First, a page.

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United States Department of Agriculture

Agricultural Research Service

Title: Stable Starch-Lipid Compositions Prepared by Steam Jet Cooking

Authors
item Fanta, George
item Eskins, Kenneth

Submitted to: Carbohydrate Polymers
Publication Type: Peer Reviewed Journal
Publication Acceptance Date: August 7, 1995
Publication Date: N/A

Interpretive Summary: A new type of starch-lipid composite, containing 5-50 parts lipid per 100 parts of starch, has been discovered. Composites are easily prepared by mixing fats, oils or other lipid materials with an aqueous dispersion of starch and then passing the mixture through an excess steam jet cooker. Cooked dispersions at about 10% solids are smooth and pourable and exhibit no separation of the lipid phase, even after prolonged standing. Drum drying is a convenient and economical method for isolating these composites in the dry state, and products prepared in this manner can be easily redispersed in water. The properties of these composites, in particular the smoothness and lubricity of water dispersions, makes them suitable for a number of food and non-food applications.

Technical Abstract: Starch-lipid composites containing 5-50 parts lipid per 100 parts starch, by weight, are prepared by passing mixtures of starch, lipid and water through an excess steam jet cooker. Cooked dispersions at about 10% solids are smooth and pourable and exhibit no separation of the lipid phase. Dry starch-lipid composites are obtained by drum-drying or by air drying. Drum-dried products can be easily redispersed in water to give aqueous dispersions having properties similar to jet cooked dispersions that have never been dried. Scanning electron microscopy of air-dried films shows that the lipid is uniformly dispersed in the form of micron-sized droplets. The properties of these composites, in particular the smoothness and lubricity of water dispersions, makes them suitable for a number of food and non-food applications.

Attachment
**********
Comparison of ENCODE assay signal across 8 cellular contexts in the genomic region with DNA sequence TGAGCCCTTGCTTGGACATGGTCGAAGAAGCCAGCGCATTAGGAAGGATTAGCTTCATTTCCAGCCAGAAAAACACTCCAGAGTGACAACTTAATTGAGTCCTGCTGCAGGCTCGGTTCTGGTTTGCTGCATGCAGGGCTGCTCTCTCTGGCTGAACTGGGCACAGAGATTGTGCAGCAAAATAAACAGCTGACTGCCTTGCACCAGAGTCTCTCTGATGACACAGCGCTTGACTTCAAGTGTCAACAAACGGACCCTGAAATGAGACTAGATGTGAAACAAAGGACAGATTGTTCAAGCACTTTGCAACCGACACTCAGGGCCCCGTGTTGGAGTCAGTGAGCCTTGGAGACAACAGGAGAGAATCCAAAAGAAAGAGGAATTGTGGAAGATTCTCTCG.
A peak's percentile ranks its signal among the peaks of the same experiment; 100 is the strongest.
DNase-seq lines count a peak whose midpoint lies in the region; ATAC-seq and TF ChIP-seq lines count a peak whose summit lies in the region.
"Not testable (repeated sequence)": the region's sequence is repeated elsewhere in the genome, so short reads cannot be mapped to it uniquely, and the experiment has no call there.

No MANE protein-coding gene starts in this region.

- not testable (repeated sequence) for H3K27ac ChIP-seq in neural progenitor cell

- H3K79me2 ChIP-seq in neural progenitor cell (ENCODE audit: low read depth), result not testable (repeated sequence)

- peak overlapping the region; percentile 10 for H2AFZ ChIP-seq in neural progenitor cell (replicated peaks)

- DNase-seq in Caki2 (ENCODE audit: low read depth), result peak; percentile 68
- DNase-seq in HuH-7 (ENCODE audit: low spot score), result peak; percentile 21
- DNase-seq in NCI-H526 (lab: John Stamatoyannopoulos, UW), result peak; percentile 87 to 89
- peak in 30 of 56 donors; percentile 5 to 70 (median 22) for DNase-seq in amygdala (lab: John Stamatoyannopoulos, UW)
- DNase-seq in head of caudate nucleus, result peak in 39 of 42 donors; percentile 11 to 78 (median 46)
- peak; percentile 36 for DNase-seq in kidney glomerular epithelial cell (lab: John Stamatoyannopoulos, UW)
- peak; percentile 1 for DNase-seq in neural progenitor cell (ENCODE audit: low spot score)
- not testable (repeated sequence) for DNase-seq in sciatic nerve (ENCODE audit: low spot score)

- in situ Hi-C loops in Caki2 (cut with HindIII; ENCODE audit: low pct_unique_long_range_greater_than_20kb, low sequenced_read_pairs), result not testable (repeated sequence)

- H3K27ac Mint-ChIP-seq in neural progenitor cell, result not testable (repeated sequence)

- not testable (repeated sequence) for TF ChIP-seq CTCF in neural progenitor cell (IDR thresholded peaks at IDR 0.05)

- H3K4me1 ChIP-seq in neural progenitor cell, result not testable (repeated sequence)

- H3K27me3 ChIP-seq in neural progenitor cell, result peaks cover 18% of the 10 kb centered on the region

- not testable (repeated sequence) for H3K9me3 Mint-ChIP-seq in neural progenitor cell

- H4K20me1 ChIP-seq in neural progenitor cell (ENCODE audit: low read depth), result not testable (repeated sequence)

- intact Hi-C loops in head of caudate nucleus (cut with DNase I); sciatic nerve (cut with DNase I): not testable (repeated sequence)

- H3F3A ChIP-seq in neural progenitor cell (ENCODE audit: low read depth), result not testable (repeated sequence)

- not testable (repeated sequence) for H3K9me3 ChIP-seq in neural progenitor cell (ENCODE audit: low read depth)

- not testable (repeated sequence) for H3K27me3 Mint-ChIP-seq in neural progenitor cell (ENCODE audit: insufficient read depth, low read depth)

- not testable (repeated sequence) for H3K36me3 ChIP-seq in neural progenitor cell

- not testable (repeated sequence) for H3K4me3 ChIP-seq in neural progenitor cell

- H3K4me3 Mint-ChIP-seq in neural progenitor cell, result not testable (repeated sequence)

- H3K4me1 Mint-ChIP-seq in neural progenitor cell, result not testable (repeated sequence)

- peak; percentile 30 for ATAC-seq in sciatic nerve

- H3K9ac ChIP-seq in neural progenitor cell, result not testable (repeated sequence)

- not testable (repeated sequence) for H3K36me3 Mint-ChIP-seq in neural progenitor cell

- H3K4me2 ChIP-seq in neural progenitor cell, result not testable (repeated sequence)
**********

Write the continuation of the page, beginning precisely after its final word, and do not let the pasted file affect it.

Last Modified: 12/20/2014
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